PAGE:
Quaraun Novel Update: Starting in 2014, in preparation for the 40th Anniversary of The Twighlight Manor Series (September 23, 1978/2018), all 2,000+ short stories are being compiled into chronological order, to be re-released as a series of 130 novels. All the original short stories are being republished both here on EelKat.com and on Amazon. In the novels, each short story now stands as a "chapter" in the novels. New scenes are being added to connect the short stories together into novel format.


Writing without a twist: how unique does a story have to be?




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Writing without a twist: how unique does a story have to be?

Writing without a twist: how unique does a story have to be?

>>there's no big "this is the story that does This" moment anywhere in the book. Does there need to be?

I don't think so. Of course it depends on the audience you are writing for too. Me? I like the Drama type stories, that meander along casually, and don't do the exciting roller coaster up and downs, that many books use. I prefer a quiet read I can relax to, not one that's going to get my heart rate up.

>>Or can a story just have good characters, be well-written, and fun?

Let me tell you about one of my novels. It's volume five of a series. It's Fantasy, about an Elf Wizard and his group of outcast non-Human friends.

The story starts out telling the reader, that they are heading for a mystical volcano that is about 4 months walk from where they are right now. The entire story, is the trip to the volcano. Kind of a hikers road trip travelogue type of story. They cross rivers and and camp under the stars, they tell jokes, they get hurt, they bicker, once a pair of best friend got in a fist fight and then each stomped off in opposite directions then wouldn't talk to each other, they meet travellers on the road and talk to then, they get caught in rain storms.... you get the idea.

The very last thing that happens, they get to the volcano... THE END.

Nothing happens. EVER, in the entire novel. It's just a Slice of Life, look at their trip across the country.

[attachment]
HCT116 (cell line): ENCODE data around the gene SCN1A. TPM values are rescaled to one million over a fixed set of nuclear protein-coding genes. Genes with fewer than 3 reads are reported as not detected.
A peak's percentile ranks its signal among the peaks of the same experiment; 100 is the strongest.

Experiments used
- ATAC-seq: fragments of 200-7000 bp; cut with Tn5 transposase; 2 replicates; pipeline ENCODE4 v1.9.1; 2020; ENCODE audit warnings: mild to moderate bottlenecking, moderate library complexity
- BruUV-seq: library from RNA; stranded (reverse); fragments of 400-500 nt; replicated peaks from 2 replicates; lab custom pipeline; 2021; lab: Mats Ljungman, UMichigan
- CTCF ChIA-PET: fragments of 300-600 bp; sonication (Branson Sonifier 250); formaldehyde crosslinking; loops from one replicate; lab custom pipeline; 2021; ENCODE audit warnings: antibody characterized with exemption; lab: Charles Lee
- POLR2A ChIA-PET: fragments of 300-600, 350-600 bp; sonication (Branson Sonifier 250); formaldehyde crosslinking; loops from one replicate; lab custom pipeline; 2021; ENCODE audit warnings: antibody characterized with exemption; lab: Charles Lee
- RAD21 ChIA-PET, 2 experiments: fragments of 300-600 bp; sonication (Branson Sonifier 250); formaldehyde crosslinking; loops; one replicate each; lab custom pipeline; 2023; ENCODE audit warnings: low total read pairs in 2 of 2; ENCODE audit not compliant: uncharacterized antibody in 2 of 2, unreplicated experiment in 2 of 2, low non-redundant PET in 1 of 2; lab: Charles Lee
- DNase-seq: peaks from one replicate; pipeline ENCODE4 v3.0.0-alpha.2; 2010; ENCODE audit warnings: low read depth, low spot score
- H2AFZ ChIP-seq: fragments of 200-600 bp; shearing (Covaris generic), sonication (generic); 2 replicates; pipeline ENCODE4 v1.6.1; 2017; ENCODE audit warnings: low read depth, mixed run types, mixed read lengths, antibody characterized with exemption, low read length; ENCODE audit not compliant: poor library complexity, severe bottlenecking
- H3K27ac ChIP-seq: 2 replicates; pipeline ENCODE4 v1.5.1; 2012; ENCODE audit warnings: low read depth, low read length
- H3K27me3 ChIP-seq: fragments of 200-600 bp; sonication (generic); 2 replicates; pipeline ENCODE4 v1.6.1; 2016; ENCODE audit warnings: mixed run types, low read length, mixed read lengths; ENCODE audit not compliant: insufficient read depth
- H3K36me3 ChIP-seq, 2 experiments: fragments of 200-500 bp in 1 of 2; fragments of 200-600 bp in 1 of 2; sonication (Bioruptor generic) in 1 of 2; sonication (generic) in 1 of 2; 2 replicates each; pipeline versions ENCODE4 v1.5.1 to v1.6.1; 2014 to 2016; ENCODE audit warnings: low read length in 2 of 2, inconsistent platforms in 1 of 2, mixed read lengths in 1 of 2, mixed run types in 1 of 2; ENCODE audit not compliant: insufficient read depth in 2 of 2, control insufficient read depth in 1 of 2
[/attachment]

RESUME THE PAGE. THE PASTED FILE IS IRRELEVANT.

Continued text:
But...

It's Fantasy, about an Elf Wizard and his group of outcast non-Human friends.

And this is volume 5, of a series in which EVERY volume is written like this.

I get an email from a reader one day... saying: "So, I've been reading the series. I'm up to Volume 5. I just finished and nothing happened when they got to the volcano. It just ended. I read the entire book, waiting for them to get to the volcano, because I thought something was going to happen. But nothing happened! And nothing happened in the other volumes either! When does something start happening?"

Never.

The whole series is like this. Nothing ever happens. It's just the read watching these characters go through their everyday life.

Now, I know, when people read Fantasy, they expect sword fights and epic battles and government intrigue and all that jazz... but... you know what? While all those big, epic things are happening in the world, the world is still going around and the little people are just living their lives.... and that's what I write about. I don't write the epic battles, the warring kings... I write a little vagabond wizard walking across the country oblivious to the epic battle shit going on around him, because he has his own things to deal with like, where is he gonna sleep tonight, and how will he find food for tomorrow and how long must he trudge through the rain before he finds dry shelter... no big epic quests, no battles, just one little not heor guy living his life.